Questions continue to be raised about how the federal Liberals will ensure the COVID-19 vaccine, when it arrives in the country will be distributed to vulnerable people and Indigenous communities.

Ottawa is now suggesting January as the start date of when people will see the vaccine, once Health Canada approves it.

With confusion on national distribution, Northern Sask. MP Gary Vidal said its difficult to have a regional plan for First Nations communities.

“If we don’t have that figured out, what have we got figured out in the context of ensuring that some of our northern and remote communities who have elevated levels of risk who have elevated levels of challenges in those communities, there are more vulnerable people in general,” Vidal asked.

“They have it in an appropriate and a timely manner relative to everybody else? It cannot be delayed. They have to be right front and center in the plan so that they’re securing access to vaccines.”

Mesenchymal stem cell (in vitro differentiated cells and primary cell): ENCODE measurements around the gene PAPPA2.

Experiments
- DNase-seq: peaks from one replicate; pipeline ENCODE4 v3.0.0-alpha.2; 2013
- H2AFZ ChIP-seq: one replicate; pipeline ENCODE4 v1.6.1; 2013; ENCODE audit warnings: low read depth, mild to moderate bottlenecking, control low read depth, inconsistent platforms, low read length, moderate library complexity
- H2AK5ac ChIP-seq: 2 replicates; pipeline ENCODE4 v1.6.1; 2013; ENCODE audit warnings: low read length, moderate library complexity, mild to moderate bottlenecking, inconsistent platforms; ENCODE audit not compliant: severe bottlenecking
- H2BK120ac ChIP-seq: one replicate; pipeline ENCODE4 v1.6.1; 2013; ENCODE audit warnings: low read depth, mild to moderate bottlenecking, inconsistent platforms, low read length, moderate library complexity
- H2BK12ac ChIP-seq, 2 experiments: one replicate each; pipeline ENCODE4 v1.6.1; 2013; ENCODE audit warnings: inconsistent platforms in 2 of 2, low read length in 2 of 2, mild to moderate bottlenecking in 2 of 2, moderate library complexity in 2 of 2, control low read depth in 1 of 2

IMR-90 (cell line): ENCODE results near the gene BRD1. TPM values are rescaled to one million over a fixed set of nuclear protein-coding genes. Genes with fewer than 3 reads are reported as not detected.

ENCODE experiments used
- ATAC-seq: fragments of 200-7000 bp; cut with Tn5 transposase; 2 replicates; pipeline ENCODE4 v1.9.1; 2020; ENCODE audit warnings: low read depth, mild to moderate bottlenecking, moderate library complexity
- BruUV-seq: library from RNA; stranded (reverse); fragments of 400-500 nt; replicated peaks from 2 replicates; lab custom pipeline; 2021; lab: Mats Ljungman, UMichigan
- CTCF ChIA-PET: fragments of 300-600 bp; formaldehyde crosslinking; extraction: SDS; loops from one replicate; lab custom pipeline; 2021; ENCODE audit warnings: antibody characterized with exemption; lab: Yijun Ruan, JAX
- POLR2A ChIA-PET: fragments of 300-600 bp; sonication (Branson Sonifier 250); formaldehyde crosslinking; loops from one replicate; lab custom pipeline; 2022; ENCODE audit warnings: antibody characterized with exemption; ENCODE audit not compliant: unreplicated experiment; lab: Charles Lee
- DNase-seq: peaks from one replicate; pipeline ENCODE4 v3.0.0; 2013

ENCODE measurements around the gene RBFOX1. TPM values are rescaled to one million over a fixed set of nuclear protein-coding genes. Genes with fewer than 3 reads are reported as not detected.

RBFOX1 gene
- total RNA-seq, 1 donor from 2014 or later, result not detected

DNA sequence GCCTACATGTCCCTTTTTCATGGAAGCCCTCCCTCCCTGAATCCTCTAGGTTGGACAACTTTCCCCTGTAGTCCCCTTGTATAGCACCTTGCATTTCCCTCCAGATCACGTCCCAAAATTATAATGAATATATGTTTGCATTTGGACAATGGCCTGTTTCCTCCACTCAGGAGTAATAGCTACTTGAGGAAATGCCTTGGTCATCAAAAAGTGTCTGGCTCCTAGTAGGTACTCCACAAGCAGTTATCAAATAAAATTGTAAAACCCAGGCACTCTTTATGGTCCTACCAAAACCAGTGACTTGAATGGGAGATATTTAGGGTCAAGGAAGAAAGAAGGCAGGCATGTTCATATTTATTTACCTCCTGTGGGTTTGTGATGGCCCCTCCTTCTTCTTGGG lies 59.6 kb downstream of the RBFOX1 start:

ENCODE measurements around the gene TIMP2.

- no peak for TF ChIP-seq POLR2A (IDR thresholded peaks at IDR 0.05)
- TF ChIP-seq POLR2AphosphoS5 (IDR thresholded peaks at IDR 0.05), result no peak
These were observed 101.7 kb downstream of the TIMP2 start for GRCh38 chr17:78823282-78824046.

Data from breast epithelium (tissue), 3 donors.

Vidal asked Prime Minister Justin Trudeau in the House of Commons Wednesday during Question Period as to when he will outline a plan to ensure Indigenous communities have access to the vaccine.

The Prime Minister didn’t directly answer the question.

“We have ensured indigenous communities have what they need to fight and prevent the spread of COVID-19, including $2.4 billion to support indigenous families, students, businesses, communities and organizations. We have processed more than 1,300 PPE shipments. We will continue to work hand-in-hand with community leadership and are ready to provide additional support as needed, including as we move forward in rolling out vaccines to the communities most in need,” Trudeau said.

Trudeau admitted that other countries, which are domestically producing one of the three promising vaccines will immunize their citizens first.

The opposition quickly jumped on this announcement suggesting that the procurement deals signed with Ottawa have put Canadians behind other countries.

With a lack of domestic vaccine production capacity, the federal government is now moving on developing that infrastructure.

Yet Vidal remains hopeful that Canadians will see a vaccine early next year, as some countries may see them in the coming weeks.